Updated AAD position statement addresses studies showing possible link between isotretinoin use and depression and/or inflammatory bowel disease.
The American Academy of Dermatology has released the following updated position statement addressing issues related to a possible link between inflammatory bowel disease and depression and the use of isotretinoin.
The Association is committed to the safe and responsible use of isotretinoin. Isotretinoin is FDA approved for and generally considered by dermatologists to be the most effective treatment for severe recalcitrant nodular acne. The effectiveness of systemic isotretinoin therapy in the treatment of acne has been demonstrated in randomized, double blinded clinical studies. It is known to effectively reduce acne and lead to a reduction in scarring.
The Association recognizes there is sufficient evidence for the use of isotretinoin in severe forms of acne, particularly (but not limited to) severe recalcitrant nodular acne or acne which has proven refractory to other forms of therapy. Assessment of severity includes the impact of the disease on the patient, both physical and psychological.
The Association recognizes that isotretinoin has been used off-label in the treatment of conditions such as disorders of cornification and in chemoprevention of skin cancer in high risk individuals. The Association believes such off-label uses are permitted under the FDA’s “practice of medicine” exception to its drug approval process. Physicians considering the use of isotretinoin in such off-label indications should make the patient aware that off-label usage has not been specifically approved by FDA.
The Association promotes compliance with the manufacturer-sponsored and FDA-approved risk management program for prescribing isotretinoin (iPLEDGE). It opposes on-line Internet dispensing, sharing, or use without physician supervision, because these activities do not provide for sufficient patient education about isotretinoin risks and do not require participation in the iPLEDGE program.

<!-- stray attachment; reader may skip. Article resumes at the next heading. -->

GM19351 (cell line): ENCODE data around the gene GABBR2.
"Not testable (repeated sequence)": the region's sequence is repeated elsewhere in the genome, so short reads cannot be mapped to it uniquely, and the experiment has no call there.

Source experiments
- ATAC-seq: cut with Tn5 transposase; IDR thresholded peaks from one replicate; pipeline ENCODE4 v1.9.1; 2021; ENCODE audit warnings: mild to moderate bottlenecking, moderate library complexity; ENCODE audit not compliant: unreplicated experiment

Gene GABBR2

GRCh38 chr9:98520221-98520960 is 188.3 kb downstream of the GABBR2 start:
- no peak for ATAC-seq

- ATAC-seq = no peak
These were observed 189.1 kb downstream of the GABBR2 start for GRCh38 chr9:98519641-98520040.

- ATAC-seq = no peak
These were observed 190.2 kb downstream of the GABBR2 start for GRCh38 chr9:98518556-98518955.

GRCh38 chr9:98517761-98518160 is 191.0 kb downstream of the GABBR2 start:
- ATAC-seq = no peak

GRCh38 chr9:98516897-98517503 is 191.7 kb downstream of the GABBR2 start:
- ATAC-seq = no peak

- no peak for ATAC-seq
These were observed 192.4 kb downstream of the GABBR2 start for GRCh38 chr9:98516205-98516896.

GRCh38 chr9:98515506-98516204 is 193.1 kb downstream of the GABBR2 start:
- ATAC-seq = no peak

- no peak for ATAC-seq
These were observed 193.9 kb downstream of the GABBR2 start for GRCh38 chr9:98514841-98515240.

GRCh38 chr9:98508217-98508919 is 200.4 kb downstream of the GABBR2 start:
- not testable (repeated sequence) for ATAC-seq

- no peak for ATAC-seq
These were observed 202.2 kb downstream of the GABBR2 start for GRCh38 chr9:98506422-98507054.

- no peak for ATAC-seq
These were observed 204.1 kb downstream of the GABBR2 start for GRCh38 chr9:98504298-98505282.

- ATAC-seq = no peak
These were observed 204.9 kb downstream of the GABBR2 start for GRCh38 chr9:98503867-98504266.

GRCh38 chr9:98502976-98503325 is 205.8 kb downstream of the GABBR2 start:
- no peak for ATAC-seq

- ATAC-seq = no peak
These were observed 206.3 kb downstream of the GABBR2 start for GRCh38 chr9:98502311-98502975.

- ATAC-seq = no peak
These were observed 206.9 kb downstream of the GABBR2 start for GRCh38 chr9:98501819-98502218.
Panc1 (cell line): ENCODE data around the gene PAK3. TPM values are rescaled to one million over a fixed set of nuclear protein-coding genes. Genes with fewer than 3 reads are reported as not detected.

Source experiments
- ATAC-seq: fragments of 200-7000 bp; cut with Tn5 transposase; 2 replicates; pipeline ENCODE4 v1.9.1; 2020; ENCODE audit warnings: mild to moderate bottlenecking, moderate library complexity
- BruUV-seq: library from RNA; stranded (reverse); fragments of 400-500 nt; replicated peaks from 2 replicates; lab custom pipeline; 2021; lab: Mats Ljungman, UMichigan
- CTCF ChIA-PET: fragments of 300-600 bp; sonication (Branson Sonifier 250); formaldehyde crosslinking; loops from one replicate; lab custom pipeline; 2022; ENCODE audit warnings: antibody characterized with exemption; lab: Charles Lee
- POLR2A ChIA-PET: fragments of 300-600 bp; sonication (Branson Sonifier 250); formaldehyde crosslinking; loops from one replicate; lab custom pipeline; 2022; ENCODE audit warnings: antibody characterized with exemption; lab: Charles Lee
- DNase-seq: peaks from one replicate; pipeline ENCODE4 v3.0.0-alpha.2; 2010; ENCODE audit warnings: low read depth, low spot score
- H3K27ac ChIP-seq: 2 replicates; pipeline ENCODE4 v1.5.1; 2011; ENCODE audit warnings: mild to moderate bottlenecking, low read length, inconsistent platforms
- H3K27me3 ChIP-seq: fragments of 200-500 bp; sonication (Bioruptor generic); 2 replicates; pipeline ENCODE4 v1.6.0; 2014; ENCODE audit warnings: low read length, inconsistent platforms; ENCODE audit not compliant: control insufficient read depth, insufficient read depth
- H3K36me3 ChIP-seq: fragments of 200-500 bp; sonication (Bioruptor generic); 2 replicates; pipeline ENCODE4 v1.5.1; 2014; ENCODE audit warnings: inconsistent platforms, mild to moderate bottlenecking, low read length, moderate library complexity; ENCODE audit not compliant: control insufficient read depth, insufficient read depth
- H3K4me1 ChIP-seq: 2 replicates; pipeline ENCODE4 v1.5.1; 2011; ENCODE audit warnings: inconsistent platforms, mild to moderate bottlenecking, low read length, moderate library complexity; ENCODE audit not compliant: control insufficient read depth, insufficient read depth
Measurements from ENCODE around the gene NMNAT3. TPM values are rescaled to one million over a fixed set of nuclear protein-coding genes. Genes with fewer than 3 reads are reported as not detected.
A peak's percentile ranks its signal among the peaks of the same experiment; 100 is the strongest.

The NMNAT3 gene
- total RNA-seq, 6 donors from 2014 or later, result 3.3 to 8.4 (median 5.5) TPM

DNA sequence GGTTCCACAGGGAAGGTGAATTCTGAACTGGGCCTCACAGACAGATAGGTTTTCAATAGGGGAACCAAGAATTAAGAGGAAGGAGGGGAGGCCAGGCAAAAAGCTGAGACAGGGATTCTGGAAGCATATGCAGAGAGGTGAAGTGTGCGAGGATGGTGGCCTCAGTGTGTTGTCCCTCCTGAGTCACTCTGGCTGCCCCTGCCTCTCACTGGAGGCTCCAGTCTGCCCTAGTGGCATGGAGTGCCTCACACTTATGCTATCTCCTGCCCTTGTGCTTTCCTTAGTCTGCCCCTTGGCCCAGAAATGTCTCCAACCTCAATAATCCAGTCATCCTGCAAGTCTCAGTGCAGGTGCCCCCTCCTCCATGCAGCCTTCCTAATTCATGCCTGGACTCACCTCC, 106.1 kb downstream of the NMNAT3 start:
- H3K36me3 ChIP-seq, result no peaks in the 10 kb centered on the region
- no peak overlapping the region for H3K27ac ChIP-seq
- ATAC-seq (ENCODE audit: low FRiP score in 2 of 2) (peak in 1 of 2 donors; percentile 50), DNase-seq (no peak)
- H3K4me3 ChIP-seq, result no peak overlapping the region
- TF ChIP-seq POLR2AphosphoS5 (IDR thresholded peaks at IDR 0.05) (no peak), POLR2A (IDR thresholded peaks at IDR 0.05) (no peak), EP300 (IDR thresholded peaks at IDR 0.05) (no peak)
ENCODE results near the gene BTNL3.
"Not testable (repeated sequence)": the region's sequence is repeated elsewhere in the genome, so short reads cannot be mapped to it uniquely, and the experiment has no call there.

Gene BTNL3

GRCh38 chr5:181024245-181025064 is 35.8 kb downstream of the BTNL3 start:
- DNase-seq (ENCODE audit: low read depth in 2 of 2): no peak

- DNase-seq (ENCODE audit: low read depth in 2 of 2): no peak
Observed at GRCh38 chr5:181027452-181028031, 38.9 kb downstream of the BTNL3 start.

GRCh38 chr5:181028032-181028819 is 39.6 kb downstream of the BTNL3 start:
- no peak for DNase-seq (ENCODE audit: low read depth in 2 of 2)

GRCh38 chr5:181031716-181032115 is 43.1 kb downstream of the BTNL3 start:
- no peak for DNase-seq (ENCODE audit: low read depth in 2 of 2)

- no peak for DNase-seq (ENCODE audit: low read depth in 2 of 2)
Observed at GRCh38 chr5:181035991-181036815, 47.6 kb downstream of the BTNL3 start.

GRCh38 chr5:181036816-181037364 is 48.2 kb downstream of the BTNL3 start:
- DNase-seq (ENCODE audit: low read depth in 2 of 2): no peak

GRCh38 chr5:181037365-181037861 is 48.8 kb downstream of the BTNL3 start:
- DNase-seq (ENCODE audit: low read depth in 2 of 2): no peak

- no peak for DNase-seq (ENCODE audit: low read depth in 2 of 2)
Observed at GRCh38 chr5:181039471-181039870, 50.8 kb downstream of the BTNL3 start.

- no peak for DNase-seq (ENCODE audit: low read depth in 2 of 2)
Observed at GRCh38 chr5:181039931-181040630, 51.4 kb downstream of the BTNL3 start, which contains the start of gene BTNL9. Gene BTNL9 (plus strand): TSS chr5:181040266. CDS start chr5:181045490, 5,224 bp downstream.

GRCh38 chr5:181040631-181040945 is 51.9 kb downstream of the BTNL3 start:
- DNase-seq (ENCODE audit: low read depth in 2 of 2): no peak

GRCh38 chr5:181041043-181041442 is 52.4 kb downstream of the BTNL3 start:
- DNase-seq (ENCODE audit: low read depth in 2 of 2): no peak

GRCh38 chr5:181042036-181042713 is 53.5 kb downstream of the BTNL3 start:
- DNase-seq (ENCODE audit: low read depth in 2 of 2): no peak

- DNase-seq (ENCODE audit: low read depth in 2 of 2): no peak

The Association supports continuing education for physicians, their office staff, allied medical personnel, and patients on the potential risks connected with the use of isotretinoin. In particular, prescribers, patients, pharmacies, and manufacturers must comply with the iPLEDGE risk management program as outlined on the iPLEDGE website to prevent fetal exposure during treatment with isotretinoin.
A correlation between isotretinoin use and depression/anxiety symptoms has been suggested but an evidence-based causal relationship has not been established. Other studies give evidence that treatment of acne with isotretinoin was accompanied by improvement of both depressive and anxiety symptoms, as well as improved quality of life of patients with acne.
Current evidence is insufficient to prove either an association or a causal relationship between isotretinoin use and inflammatory bowel disease (IBD) in the general population. While some recent studies have suggested such a relationship further studies are required to conclusively determine if the association or causal relationship exists and/or whether IBD risk may be linked to the presence of severe acne itself.
The Association concludes that the prescription of isotretinoin for severe nodular acne continues to be appropriate as long as prescribing physicians are aware of the issues related to isotretinoin use, including IBD or psychiatric disturbance, and educate their patients about these and other potential risks. Physicians also should monitor their patients for any indication of IBD and depressive symptoms.
Source: American Academy of Dermatology